The Wall Street Journal reports that the fleebaggers have decided to end their strike and return to the Wisconsin legislature this week, possibly as early as today.  They will allow a vote on the budget repair bill but plan to use it in the next election in an attempt to wrest back the legislative majority in 2012:

Playing a game of political chicken, Democratic senators who fled Wisconsin to stymie restrictions on public-employee unions said Sunday they planned to come back from exile soon, betting that even though their return will allow the bill to pass, the curbs are so unpopular they’ll taint the state’s Republican governor and legislators. …

Sen. Mark Miller said he and his fellow Democrats intend to let the full Senate vote on Gov. Scott Walker’s “budget-repair” bill, which includes the proposed limits on public unions’ collective bargaining rights. The bill, which had been blocked because the missing Democrats were needed for the Senate to have enough members present to consider the bill, is expected to pass the Republican-controlled chamber.

He said he thinks recent polls showing voter discontent with Mr. Walker over limits on bargaining rights have been “disastrous” for the governor and give Democrats more leverage to seek changes in a broader two-year budget bill Mr. Walker proposed Tuesday.

But Republican Senate Majority Leader Scott Fitzgerald said Sunday night that the “budget repair” bill can not be amended at this point. But it’s possible that over the next few weeks adjustments could be made to Mr. Walker’s broader budget plan. “This bill will pass. The collective bargaining piece has to pass. If it doesn’t the governor’s budget doesn’t work,” he said.

The big question is whether those poll numbers will stand up over the long term.  If Walker balances the budget without raising taxes while allowing local governments to control costs through these changes as Walker promises, then the political damage will be short lived. If spending continues unabated, Walker and the GOP will have bigger problems than just this budget-repair bill, but that doesn’t seem likely after their unity on this point.  Having this battle early in the session means that it will be a long time until the next election, and the GOP will have plenty of opportunity to show that their approach will pay dividends to taxpayers.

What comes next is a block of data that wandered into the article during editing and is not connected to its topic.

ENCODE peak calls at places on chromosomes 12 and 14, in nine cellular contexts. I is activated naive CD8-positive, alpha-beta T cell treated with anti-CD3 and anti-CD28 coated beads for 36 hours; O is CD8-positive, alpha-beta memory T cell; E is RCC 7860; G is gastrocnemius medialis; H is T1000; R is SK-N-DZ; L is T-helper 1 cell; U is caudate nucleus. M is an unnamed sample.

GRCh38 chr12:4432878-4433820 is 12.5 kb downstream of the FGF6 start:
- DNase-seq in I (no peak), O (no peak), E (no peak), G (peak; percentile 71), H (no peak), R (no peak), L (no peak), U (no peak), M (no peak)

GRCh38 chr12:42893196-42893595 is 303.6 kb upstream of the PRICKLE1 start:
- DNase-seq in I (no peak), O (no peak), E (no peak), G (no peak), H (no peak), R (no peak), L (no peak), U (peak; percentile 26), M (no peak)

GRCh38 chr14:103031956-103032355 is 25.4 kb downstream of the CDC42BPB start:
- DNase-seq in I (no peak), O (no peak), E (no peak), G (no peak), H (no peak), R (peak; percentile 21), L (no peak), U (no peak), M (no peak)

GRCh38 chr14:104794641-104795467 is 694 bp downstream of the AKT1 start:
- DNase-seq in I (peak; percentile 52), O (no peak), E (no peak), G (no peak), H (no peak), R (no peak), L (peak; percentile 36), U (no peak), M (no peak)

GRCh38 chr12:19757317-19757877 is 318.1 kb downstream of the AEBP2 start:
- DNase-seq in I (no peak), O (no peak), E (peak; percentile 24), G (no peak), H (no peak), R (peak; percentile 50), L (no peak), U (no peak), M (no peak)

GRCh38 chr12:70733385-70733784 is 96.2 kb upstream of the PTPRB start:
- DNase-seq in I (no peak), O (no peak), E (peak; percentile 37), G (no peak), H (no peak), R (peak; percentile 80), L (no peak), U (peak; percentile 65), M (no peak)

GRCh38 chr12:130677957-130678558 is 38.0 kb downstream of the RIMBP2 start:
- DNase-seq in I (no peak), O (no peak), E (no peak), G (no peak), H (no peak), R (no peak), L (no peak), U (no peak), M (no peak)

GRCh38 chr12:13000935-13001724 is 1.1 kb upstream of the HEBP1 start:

In fact, the bigger risk will be that in the end, voters will realize that Walker’s changes were not all that drastic after all and that they gave government the ability to spend more efficiently.  That will make the fleebaggers look even more petty, as well as hopelessly in the pockets of unions who wanted to continue their control over public policy at even the cost of representative government.  In eighteen months, we’ll see who’s bragging about this, and who wants to talk about almost anything else.

Update: The Journal-Sentinel reports this morning that chief fleebagger Mark Miller wants a meeting with Walker “near the Wisconsin-Illinois border” before they’ll return:

Senate Minority Leader Mark Miller (D-Monona) said in a letter sent out Monday that he wants to meet with Republicans “near the Wisconsin-Illinois border to formally resume serious discussions” on Walker’s budget repair bill. … “I assure you that Democratic state senators, despite our differences and the vigorous debate we have had, remain ready and willing to find a reasonable compromise,” Miller said in the letter.

I suspect that Walker will explain yet again that the state of Wisconsin already provides a forum for that discussion, and it’s not “near the Wisconsin-Illinois border.”  It’s in Madison, which is where the Democratic legislators should have been all along if they wanted to take meetings.